Normally I would be writing about food, entertaining, and the upcoming Thanksgiving holiday, but tonight, my heart is somewhere else. I don’t feel like posting a recipe, or tips on how to brine an absurdly large turkey; I just want to write about being a mom.

Tonight, as I tucked my youngest into bed, we said goodbye to 4. This is significant for me, because this year has been my most favorite year as a mom. While all three of my kids have very unique personalities, and each child fills a specific purpose in my life, I feel that this was the year of my youngest daughter, Adeline.

My oldest daughter, Olivia, is my growth. She has a determined spirit, and she does not give up easily. Being the oldest, she is where I learned to be a mom, and she is the one that challenges me. She pushes me to look at things in a different way, she challenges me to accept differences, and she encourages me to be the best mom that I can. Without her, I would not grow.

My second daughter, Amelia, is my laughter. She has the sweetest soul, and the most contagious laughter. You can’t help but be happy around her. She reminds me of all that is good in life. She snuggles affectionately, and loves unconditionally. She teaches me daily about forgiveness and reminds me just how fragile little hearts can be. Without her, I would not love as deeply.

And my youngest, Adeline, is my balance. She has an old soul. She seems to understand well beyond her years, yet she has a spunky, sassy personality that is addictive. Adeline is the one that keeps me on my toes with her curiosity, but also touches my heart daily. She is affectionate and insightful, and it is this year, the year of 4, that I will hold onto forever in my heart.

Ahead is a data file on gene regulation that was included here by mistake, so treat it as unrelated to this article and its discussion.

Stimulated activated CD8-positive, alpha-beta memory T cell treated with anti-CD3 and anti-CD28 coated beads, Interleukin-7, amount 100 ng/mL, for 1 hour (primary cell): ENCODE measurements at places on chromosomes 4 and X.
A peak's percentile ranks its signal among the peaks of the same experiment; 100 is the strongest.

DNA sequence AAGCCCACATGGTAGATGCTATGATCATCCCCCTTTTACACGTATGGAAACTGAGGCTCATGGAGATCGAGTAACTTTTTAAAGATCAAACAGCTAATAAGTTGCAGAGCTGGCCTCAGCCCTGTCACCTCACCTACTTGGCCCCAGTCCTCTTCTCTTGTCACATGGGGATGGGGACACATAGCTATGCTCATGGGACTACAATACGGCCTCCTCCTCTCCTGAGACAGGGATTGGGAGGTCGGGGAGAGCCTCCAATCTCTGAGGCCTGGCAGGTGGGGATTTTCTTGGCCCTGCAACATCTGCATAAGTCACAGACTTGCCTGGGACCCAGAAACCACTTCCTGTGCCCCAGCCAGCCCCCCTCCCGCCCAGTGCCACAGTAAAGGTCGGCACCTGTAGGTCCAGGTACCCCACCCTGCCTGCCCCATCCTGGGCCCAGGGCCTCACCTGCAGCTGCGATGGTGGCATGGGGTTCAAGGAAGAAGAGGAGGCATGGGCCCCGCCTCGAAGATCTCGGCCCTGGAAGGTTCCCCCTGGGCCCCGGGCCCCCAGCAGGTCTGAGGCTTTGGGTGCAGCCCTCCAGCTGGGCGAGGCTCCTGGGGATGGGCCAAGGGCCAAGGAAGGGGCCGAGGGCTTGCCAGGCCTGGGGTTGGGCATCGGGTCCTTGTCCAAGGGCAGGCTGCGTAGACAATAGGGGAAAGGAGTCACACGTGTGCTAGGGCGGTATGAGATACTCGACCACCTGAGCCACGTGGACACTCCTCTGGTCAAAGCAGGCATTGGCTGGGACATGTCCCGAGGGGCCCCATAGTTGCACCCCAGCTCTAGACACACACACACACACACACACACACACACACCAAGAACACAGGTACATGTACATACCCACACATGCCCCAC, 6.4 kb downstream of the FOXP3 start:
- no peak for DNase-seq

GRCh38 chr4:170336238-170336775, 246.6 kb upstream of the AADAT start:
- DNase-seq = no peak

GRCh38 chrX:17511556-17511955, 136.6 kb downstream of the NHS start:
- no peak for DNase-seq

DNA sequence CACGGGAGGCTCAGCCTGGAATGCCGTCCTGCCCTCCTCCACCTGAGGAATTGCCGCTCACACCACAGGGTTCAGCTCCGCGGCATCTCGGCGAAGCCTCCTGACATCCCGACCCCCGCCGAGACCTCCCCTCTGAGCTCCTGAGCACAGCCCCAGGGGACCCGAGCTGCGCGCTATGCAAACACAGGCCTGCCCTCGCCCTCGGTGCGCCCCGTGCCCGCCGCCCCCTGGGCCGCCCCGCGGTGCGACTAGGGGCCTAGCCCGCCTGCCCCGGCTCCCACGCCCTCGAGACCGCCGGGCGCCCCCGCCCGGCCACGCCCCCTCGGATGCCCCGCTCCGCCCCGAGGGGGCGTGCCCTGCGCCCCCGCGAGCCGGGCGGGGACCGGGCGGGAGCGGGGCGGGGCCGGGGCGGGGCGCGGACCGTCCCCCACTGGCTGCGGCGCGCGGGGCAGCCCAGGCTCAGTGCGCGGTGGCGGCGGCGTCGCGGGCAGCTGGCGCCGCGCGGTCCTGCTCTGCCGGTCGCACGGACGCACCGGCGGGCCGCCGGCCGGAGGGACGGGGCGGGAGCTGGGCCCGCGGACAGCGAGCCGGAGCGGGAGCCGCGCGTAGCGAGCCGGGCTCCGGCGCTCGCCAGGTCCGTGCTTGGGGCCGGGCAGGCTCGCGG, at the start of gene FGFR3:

I cannot pinpoint exactly what made 4 so great. Maybe it is how she senses when I am stressed, and crawls up in my lap to hug me and just say, “I love you, mama!” Or the maturity she displays when she picks up her toys without complaint, avoiding a mommy meltdown. Perhaps, it is how she swells with pride at her own accomplishments. She melts my heart, and the hearts of her sisters, too. Even they see that she has a special little soul. Adeline is a gift to our family, and we would not be complete without her. I have to believe it is a blend of all of these behaviors wrapped up in the cutest little package that has made this a remarkable year.

Either way, I feel very sad to say goodbye to 4. I know that she will not be any different when she wakes up in the morning, and that she will still “Houdini” her little body into my bed around 7am, wrap her arms around me, and beg me not to go to work, but I see this birthday as a concrete marker of time passing. It is a reminder to me just how fast the journey goes.

So, as we say goodbye to 4, and we happily welcome 5, I will remember to absorb every moment. For I fear that it won’t be long before she is too big to do many of the things that make me feel love to the depths of my core! To me, this particular Thanksgiving is not about flavors and food, it is about savoring the moments and people in life that truly make me thankful.